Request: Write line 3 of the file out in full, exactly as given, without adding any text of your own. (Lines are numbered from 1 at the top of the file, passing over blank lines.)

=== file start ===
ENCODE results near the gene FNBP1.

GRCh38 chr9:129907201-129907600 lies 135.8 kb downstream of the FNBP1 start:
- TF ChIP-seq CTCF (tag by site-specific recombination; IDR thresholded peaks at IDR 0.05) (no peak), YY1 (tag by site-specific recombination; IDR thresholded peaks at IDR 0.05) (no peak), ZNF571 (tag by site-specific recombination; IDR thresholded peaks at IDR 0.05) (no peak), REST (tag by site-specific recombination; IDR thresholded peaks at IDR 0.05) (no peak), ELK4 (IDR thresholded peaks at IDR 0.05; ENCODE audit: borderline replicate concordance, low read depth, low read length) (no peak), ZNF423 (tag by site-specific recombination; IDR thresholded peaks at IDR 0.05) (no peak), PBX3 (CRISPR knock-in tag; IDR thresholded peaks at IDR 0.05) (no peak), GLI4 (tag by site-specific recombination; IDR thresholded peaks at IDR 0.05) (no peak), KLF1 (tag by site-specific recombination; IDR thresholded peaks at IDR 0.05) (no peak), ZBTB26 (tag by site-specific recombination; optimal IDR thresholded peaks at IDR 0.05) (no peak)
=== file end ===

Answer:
- TF ChIP-seq CTCF (tag by site-specific recombination; IDR thresholded peaks at IDR 0.05) (no peak), YY1 (tag by site-specific recombination; IDR thresholded peaks at IDR 0.05) (no peak), ZNF571 (tag by site-specific recombination; IDR thresholded peaks at IDR 0.05) (no peak), REST (tag by site-specific recombination; IDR thresholded peaks at IDR 0.05) (no peak), ELK4 (IDR thresholded peaks at IDR 0.05; ENCODE audit: borderline replicate concordance, low read depth, low read length) (no peak), ZNF423 (tag by site-specific recombination; IDR thresholded peaks at IDR 0.05) (no peak), PBX3 (CRISPR knock-in tag; IDR thresholded peaks at IDR 0.05) (no peak), GLI4 (tag by site-specific recombination; IDR thresholded peaks at IDR 0.05) (no peak), KLF1 (tag by site-specific recombination; IDR thresholded peaks at IDR 0.05) (no peak), ZBTB26 (tag by site-specific recombination; optimal IDR thresholded peaks at IDR 0.05) (no peak)